The authors who study pseudogenes come to conclusion that pseudogenes serve as a source of novel functions for the evolving organisms [10, 22, 105]. A special term – “potogenes – was generated to designate pseudogenes as DNA sequences with a potentiality for becoming new genes [10, 22]. This is in accordance with the major postulate of original hypothesis of evolution by gene duplication [131], and we may consider pseudogenes with novel or evolving functions as evolutionarily novel or evolving genes.

Transcription of pseudogenes is an important indication of their functionality. The evidence of pseudogenes transcription was accumulating during the last years [10, 219]. The ENCODE and GENCODE projects provided information about transcription of 876 pseudogenes including 531 processed and 345 duplicated pseudogenes [147]. The other group of authors studied RNA-Seq transcriptome data from 248 cancer and 45 benign samples of 13 different tissue types and described the expression of 2,082 distinct pseudogenes [78]. What is important for our consideration of expression of evolutionarily novel genes in tumors, they observed 218 pseudogenes expressed only in cancer samples, of which 178 were observed in multiple cancers [78].

One of the first demonstrations that pseudogenes are activated in tumors was description of the new tumor antigen (NA88-A) generating an HLA class I-restricted CTL response against melanoma coded for by a processed pseudogene [126]. At the same time, the expression of parental gene HPX42B did not lead to similar CTL response. The transcription of NA88-A pseudogene was limited with significant expression found only in some metastatic melanomas [126].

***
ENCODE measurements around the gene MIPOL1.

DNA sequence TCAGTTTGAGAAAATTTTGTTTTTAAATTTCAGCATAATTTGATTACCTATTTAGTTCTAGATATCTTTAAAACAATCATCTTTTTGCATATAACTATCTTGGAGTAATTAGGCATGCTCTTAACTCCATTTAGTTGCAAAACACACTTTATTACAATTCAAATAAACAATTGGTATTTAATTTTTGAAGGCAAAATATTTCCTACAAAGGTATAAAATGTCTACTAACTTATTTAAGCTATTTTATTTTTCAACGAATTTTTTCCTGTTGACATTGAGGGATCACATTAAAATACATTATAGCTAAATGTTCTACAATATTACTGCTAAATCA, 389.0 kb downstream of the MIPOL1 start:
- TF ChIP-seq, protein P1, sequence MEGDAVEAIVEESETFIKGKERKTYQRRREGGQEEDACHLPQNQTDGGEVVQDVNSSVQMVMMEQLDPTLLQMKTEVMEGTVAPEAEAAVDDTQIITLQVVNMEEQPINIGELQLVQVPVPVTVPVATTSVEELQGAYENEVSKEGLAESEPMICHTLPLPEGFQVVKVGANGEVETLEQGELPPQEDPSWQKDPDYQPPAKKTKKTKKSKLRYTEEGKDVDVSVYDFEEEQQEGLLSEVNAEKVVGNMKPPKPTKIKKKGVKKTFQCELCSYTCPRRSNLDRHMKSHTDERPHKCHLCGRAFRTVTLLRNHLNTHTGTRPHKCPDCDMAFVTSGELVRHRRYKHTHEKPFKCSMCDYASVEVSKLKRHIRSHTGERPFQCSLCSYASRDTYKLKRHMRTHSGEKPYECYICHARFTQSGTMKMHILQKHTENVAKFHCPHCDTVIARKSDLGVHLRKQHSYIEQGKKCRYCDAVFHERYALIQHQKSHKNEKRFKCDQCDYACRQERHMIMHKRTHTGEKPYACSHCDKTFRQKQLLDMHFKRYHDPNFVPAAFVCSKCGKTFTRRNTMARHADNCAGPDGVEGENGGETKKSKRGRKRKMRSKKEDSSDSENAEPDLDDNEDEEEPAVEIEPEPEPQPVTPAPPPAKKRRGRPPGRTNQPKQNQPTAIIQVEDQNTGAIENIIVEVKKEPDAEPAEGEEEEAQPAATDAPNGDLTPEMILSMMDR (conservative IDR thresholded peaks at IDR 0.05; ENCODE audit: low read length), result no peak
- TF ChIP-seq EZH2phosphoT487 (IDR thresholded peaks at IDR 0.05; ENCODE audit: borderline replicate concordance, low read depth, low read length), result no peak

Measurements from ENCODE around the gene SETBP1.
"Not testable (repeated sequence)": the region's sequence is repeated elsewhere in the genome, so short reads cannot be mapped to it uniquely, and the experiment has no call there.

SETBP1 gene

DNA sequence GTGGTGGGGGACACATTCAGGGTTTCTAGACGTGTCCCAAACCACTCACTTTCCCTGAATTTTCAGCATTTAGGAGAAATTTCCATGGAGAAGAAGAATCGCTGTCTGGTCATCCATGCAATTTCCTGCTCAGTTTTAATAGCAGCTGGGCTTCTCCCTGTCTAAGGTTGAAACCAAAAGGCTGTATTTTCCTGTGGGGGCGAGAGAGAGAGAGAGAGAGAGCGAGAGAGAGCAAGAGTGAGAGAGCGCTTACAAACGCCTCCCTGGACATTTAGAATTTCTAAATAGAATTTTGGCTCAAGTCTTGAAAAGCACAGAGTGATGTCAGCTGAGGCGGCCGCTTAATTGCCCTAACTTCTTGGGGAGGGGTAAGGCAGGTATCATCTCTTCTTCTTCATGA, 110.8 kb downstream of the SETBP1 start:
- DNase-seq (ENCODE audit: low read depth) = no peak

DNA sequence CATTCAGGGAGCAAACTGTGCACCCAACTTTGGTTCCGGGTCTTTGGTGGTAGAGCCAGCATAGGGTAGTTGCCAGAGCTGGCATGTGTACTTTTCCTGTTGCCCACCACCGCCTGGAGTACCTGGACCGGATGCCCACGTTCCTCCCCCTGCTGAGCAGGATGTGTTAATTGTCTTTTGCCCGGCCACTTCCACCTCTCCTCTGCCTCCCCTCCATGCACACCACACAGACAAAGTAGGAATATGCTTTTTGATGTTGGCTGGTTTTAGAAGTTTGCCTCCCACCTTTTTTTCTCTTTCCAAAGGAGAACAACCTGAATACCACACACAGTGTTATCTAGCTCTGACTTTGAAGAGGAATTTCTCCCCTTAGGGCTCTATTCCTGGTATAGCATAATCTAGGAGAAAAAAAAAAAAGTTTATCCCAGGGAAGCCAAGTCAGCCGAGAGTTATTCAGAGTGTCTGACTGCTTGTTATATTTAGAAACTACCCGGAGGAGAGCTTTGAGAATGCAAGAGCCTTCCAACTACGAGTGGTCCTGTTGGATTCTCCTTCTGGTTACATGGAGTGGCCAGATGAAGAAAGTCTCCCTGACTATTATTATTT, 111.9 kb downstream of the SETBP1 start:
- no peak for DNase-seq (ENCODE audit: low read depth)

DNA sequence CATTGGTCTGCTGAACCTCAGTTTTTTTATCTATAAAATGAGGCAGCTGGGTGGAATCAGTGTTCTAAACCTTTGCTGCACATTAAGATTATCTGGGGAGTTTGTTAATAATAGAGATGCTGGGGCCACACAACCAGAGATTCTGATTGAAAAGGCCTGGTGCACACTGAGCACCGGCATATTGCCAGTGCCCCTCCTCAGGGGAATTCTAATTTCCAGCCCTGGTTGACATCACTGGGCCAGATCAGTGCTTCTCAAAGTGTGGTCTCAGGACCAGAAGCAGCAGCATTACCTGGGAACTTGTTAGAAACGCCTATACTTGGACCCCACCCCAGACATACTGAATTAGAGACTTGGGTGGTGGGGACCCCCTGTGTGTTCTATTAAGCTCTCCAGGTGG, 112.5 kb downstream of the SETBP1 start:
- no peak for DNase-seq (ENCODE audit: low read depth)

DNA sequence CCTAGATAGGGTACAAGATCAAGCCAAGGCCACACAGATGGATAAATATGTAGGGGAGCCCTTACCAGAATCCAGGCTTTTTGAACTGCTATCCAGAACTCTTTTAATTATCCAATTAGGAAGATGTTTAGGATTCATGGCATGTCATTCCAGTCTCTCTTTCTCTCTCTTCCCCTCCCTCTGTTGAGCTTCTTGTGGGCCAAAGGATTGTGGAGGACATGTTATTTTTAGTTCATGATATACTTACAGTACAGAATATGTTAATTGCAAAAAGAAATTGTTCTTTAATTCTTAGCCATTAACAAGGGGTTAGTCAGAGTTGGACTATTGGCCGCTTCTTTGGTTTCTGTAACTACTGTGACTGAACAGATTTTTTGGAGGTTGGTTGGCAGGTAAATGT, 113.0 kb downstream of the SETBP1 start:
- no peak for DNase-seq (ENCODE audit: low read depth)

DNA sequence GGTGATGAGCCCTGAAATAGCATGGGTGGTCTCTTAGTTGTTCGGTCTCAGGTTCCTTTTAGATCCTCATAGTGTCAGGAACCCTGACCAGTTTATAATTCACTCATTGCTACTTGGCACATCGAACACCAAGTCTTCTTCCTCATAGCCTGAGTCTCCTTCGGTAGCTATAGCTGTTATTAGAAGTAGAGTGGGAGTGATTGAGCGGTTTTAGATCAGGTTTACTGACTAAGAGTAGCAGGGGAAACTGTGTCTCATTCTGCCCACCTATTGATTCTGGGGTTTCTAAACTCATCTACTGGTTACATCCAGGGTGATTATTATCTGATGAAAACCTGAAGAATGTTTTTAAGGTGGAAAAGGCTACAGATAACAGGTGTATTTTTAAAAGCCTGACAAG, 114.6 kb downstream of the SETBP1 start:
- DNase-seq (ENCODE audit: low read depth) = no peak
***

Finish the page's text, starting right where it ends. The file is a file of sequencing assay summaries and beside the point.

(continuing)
Among other earlier works was detection of ψPTEN expression in central nervous system high-grade astrocytic tumors [211]. The ψPTEN expression was complementary to PTEN mutation because the majority of glioblastomas showed either PTEN mutation or ψPTEN expression. In the later study [153] the functional relationship between the mRNAs produced by the PTEN tumor suppressor gene and its pseudogene PTENP1 (the other name of ψPTEN) was demonstrated. PTENP1 was able to regulate cellular levels of PTEN and exerted a growth suppressive role acting as a microRNA-decoy [153].